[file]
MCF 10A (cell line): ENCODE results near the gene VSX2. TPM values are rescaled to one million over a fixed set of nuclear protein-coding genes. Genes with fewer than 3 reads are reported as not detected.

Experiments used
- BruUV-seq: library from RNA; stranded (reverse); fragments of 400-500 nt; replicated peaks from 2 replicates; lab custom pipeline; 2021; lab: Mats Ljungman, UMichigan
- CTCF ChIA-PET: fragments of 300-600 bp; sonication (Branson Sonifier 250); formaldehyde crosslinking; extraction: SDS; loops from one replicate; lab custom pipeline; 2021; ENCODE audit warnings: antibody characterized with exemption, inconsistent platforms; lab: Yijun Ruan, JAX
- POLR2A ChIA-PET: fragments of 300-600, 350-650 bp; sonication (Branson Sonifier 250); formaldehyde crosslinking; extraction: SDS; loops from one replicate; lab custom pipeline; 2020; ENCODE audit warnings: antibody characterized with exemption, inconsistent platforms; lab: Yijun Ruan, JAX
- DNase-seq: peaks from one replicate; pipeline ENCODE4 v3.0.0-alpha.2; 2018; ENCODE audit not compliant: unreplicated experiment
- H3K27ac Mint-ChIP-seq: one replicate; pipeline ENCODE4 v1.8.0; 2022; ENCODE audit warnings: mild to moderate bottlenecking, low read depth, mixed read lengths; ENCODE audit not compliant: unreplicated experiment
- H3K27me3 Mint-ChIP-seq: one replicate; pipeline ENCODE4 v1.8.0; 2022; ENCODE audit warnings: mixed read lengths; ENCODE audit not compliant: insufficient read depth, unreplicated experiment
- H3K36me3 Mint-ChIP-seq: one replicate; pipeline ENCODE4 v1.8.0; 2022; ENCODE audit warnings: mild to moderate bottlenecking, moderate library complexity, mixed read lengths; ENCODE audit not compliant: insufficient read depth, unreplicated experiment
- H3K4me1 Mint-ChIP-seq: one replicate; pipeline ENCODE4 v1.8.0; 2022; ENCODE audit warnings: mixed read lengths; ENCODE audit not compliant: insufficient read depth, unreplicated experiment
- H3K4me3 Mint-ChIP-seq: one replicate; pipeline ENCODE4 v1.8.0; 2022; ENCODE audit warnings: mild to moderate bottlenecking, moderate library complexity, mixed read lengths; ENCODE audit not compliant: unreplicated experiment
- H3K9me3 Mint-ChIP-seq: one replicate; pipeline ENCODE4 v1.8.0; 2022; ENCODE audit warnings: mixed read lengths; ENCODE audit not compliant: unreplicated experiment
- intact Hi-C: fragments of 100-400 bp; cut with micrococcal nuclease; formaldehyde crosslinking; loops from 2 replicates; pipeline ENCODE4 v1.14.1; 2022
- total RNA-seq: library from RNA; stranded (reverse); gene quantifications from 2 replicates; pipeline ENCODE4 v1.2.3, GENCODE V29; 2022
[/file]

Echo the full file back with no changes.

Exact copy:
MCF 10A (cell line): ENCODE results near the gene VSX2. TPM values are rescaled to one million over a fixed set of nuclear protein-coding genes. Genes with fewer than 3 reads are reported as not detected.

Experiments used
- BruUV-seq: library from RNA; stranded (reverse); fragments of 400-500 nt; replicated peaks from 2 replicates; lab custom pipeline; 2021; lab: Mats Ljungman, UMichigan
- CTCF ChIA-PET: fragments of 300-600 bp; sonication (Branson Sonifier 250); formaldehyde crosslinking; extraction: SDS; loops from one replicate; lab custom pipeline; 2021; ENCODE audit warnings: antibody characterized with exemption, inconsistent platforms; lab: Yijun Ruan, JAX
- POLR2A ChIA-PET: fragments of 300-600, 350-650 bp; sonication (Branson Sonifier 250); formaldehyde crosslinking; extraction: SDS; loops from one replicate; lab custom pipeline; 2020; ENCODE audit warnings: antibody characterized with exemption, inconsistent platforms; lab: Yijun Ruan, JAX
- DNase-seq: peaks from one replicate; pipeline ENCODE4 v3.0.0-alpha.2; 2018; ENCODE audit not compliant: unreplicated experiment
- H3K27ac Mint-ChIP-seq: one replicate; pipeline ENCODE4 v1.8.0; 2022; ENCODE audit warnings: mild to moderate bottlenecking, low read depth, mixed read lengths; ENCODE audit not compliant: unreplicated experiment
- H3K27me3 Mint-ChIP-seq: one replicate; pipeline ENCODE4 v1.8.0; 2022; ENCODE audit warnings: mixed read lengths; ENCODE audit not compliant: insufficient read depth, unreplicated experiment
- H3K36me3 Mint-ChIP-seq: one replicate; pipeline ENCODE4 v1.8.0; 2022; ENCODE audit warnings: mild to moderate bottlenecking, moderate library complexity, mixed read lengths; ENCODE audit not compliant: insufficient read depth, unreplicated experiment
- H3K4me1 Mint-ChIP-seq: one replicate; pipeline ENCODE4 v1.8.0; 2022; ENCODE audit warnings: mixed read lengths; ENCODE audit not compliant: insufficient read depth, unreplicated experiment
- H3K4me3 Mint-ChIP-seq: one replicate; pipeline ENCODE4 v1.8.0; 2022; ENCODE audit warnings: mild to moderate bottlenecking, moderate library complexity, mixed read lengths; ENCODE audit not compliant: unreplicated experiment
- H3K9me3 Mint-ChIP-seq: one replicate; pipeline ENCODE4 v1.8.0; 2022; ENCODE audit warnings: mixed read lengths; ENCODE audit not compliant: unreplicated experiment
- intact Hi-C: fragments of 100-400 bp; cut with micrococcal nuclease; formaldehyde crosslinking; loops from 2 replicates; pipeline ENCODE4 v1.14.1; 2022
- total RNA-seq: library from RNA; stranded (reverse); gene quantifications from 2 replicates; pipeline ENCODE4 v1.2.3, GENCODE V29; 2022